4 Things You Should Know About Android Rooting

If you have been in the Android world for a while, you may have heard about rooting. You may have different questions such as ‘What is Android Rooting?’, ‘What can it do to your phone?’, or ‘How to root your phone?’. We got your back here. In this article, we have the answers to the most asked question about Android Rooting. Let’s check them out.

What is Android Rooting?

Android Rooting, like Jailbreaking on iOS devices, is the process of unlocking your device in order to gain full access to core software that may have been blocked by the device manufacturer.

Specifically, the Android operating system is developed based on the Linux platform. For Linux and other UNIX operating systems, a root user is equivalent to an Administrator user on Windows.  A Root user has access to the entire file system in the operating system and is able to change how the system works.  By default, users won’t have admin rights on an Android device, and certain apps won’t work without admin privileges. Some installations that deeply interfere with the system will also require rooting to be able to perform. In other words, Root Android is a way for you to get administrative rights on your Android device, from which you can make advanced tweaks or adjust the system files.  

Rooting does give you complete control over your phone’s system. However, it also comes with some drawbacks. 

The Advantages of Rooting Your Android Device

Here are some cool things that you can do after you root your device

 Remove default apps

Default apps or junk apps are apps that are pre-installed by the developers on your device. The number of junk apps you have on your device vary depending on its brand. In fact, every manufacturer has pre-installed junk apps on their devices, and most of them do not allow users to remove these apps. However, some of these apps are unnecessary, take too much storage, or drain your battery. So, to get rid of them, you must root your device.

Install incompatible apps 

There are a number of Android apps that do not support your device. However, if your device is rooted, there are many ways that you can install these apps on your device by tweaking system files. These files cannot normally be edited without root access. These unsupported apps are usually apps extracted from another company’s device. For example when you use an LG phone but you still want to use a Samsung app.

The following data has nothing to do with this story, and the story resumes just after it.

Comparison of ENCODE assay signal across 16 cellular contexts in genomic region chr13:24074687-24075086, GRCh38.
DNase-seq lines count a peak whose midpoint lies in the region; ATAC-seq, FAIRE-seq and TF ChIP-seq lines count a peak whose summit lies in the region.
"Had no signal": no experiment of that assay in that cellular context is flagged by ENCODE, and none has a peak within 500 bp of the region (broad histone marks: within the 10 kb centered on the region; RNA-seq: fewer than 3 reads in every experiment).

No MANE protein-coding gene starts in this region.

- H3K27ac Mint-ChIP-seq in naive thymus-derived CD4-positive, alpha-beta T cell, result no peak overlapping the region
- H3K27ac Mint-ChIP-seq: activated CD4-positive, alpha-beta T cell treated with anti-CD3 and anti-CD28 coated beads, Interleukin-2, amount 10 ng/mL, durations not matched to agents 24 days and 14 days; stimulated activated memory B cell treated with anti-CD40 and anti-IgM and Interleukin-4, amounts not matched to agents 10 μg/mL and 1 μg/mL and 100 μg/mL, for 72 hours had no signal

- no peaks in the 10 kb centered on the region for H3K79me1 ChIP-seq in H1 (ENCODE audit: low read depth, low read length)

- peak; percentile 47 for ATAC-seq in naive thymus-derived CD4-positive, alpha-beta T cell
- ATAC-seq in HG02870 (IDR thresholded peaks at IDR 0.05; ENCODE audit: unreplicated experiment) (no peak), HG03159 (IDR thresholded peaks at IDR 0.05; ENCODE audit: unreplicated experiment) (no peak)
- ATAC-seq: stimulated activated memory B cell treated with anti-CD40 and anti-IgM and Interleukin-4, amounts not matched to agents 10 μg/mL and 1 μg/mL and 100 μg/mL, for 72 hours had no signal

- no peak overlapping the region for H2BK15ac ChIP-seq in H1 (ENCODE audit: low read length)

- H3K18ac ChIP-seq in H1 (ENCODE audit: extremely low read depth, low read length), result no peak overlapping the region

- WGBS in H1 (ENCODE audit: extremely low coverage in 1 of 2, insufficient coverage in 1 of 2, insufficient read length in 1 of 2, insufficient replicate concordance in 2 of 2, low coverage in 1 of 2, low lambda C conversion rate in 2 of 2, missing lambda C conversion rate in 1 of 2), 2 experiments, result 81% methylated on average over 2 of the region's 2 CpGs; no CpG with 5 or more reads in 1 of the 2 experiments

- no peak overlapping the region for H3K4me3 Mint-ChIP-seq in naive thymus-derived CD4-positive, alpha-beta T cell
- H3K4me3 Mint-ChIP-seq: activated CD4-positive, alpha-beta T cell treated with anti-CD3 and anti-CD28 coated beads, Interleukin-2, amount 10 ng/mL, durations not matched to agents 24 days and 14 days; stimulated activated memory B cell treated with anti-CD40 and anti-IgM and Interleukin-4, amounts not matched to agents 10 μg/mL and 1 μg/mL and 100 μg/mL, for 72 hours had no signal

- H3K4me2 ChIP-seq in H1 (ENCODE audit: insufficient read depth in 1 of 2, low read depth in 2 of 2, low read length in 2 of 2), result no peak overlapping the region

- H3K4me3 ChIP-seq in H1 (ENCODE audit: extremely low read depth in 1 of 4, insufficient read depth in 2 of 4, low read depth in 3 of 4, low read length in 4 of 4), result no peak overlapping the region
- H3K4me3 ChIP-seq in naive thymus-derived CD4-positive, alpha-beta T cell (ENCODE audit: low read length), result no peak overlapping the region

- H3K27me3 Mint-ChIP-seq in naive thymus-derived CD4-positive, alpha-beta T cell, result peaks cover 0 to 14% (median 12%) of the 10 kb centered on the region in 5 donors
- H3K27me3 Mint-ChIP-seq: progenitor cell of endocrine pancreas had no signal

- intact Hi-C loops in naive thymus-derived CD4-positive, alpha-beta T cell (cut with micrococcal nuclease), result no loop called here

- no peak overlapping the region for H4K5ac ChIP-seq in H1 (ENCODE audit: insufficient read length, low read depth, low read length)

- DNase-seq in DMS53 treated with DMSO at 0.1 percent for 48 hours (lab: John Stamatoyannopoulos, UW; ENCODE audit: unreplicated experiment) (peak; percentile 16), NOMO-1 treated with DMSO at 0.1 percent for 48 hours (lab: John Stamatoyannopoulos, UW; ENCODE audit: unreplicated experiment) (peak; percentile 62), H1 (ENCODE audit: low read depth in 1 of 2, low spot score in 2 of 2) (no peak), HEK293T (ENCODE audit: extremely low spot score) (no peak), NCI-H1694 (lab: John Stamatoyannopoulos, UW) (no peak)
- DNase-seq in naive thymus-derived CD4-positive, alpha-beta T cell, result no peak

Under-clocking and Over-clocking

A very popular thing to do among root users is overclocking the processor to speed up their devices. Of course, even the mid-end phones and tablets nowadays have a good speed, but it’s not bad to make things even snappier. 

On the other hand,  sometimes we don’t need all the power that our device can offer. Therefore, under-clocking the device’s processor is also an option for a rooted device to improve battery life and avoid overheating.

A wider range of interface customization

Normally, android devices do give users some options to customize the interface. These include icon sets, themes, and background pictures. However, when you root your Android phone, you can even change the font, create a theme for a particular folder, or access some great root-only theme applications

The Risk Of Android Rooting

Alongside the complete control over your device’s system, Android rooting also comes with some drawbacks:

You may brick your device: 

Rooting may brick your device or turn it into a useless brick. A bricked device cannot be fixed by performing a restart or altering its components. So make sure you know what you are doing.

You will void your warranty.

Even though rooting isn’t illegal in many countries, some manufacturers still try to fight against it. Gaining root access will immediately void your warranty. If something goes wrong during the process, you won’t get it fixed by the phone provider.

Your phone is more vulnerable to malware and hacks.

Rooting does help you gain access to more apps and features, but that also means that you’ll have to be very selective with what you are downloading to your device. In fact, some apps might contain malware and steal your sensitive data. This includes login details, passwords, or even payment details. Others might even grant hackers complete access to your phone.

You might lose access to high security apps.

Some high-security apps check whether your device has been rooted before letting you use them. For instance, Android Pay is a notable example. So if you don’t want to lose access to these apps, it’s probably best not to mess with rooting.

How to Root Your Device?

This really depends on which Android device you have. Currently, there are tons of Android devices out there. As each model have a unique way to root, we can not list all of them here. Instead, we highly recommend you to check out the XDA forums for your particular model. XDA Forums are a group of people, including some from the mobile industry, who are dedicated to the good sort of hacking of mobile devices. It’s one of the best forums on the internet to learn about rooting your phone.

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